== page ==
Don’t declare victory just yet, but Pandora, the really cool, wildly popular online music streaming service, may avoid being driven out of business by dramatically higher licensing fees. The House of Representatives has unanimously passed the Webcaster Settlement Bill, which gives online music services such as Pandora more time to work out a deal with the music industry. It’s now headed for the Senate, where its chances of passing look just fine.
Pandora has done a good job of rallying its legions of fans to support it–I got the following e-mail (after the jump) today from Tim Westergren, the company’s founder:
Hi, it’s Tim from Pandora;
Today, thanks to the extraordinary support of many Pandora listeners, we took a giant step forward when the House of Representatives supported Pandora and Internet radio and passed the Webcaster Settlement Act of 2008. Now we need your help so that the Senate will pass it also – and quickly… The finish line is in sight!
After a yearlong negotiation, Pandora, SoundExchange and the RIAA are finally optimistic about reaching an agreement on royalties that would save Pandora and Internet radio. The legislation would give us the extra time we need to finalize the deal.
Please call your Senators Monday morning starting at 9:00 (Eastern) and ask them to support the Webcaster Settlement Act of 2008.
The person who answers the phone in your Senator’s office may ask for the bill number – it’s H.R. 7084 (if they ask for a Senate bill number, you can assure them that in this unusual case, the Senate is actually voting on the House bill number).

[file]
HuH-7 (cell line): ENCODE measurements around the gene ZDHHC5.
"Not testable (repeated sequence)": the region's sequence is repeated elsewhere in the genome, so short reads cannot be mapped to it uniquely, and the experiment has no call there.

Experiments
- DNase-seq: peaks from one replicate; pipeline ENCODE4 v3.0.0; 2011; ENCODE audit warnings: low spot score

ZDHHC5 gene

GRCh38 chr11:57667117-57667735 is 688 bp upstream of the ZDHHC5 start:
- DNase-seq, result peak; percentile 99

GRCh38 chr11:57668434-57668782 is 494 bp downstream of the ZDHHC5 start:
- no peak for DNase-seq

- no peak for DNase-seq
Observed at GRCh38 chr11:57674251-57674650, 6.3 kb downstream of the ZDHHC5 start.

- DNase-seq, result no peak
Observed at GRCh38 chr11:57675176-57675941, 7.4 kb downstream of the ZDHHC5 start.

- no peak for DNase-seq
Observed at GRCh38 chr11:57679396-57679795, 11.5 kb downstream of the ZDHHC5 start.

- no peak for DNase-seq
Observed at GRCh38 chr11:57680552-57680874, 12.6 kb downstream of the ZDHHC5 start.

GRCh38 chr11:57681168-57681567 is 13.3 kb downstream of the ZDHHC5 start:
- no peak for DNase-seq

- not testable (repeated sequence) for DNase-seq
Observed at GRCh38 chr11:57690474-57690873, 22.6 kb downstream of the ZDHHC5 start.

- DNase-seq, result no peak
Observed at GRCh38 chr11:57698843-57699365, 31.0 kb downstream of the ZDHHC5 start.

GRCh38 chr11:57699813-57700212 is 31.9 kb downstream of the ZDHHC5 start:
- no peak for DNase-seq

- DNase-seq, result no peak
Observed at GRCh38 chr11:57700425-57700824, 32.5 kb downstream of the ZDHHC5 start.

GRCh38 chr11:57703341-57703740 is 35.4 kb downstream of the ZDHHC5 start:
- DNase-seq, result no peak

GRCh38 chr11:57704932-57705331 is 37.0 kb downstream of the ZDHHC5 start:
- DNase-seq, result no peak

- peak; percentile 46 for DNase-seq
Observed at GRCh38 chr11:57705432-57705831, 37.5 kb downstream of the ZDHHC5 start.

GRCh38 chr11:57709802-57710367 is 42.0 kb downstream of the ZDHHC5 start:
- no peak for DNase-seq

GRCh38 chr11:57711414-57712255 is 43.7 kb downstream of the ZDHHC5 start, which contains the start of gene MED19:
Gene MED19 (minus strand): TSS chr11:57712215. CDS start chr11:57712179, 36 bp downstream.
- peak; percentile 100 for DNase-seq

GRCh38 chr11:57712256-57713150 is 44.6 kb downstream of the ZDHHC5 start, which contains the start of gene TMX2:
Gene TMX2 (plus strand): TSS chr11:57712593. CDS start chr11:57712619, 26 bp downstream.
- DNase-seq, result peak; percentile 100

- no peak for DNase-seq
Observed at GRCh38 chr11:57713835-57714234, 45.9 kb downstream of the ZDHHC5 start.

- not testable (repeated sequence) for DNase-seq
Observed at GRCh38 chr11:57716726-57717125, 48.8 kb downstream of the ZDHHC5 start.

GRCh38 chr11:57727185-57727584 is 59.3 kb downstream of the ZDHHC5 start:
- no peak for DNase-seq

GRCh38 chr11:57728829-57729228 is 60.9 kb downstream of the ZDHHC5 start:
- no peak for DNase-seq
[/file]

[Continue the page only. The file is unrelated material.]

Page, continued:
Senator Barbara Boxer: (202) 224-3553
Senator Dianne Feinstein: (202) 224-3841
If the phone is busy, please try again until you get through. These calls really do make a difference.
Thanks so much for you ongoing support.
I don’t pretend to understand the Byzantine world of music rights and licensing. (Side note: When I met with the Slacker folks recently, they told me they’d struck their own deals with music companies and therefore weren’t at risk of being run out of business by the rise in standard licensing fees–I’m not entirely clear on why Pandora couldn’t do something similar.)
But it seems unthinkable that we would end up with licensing costs so high that it’s simply impossible for Web-based radio to work econmically, when licensing fees that online stations could afford would put money in the music industry’s pockets. The folks who own music couldn’t be so pigheaded as to destroy the future of radio, right?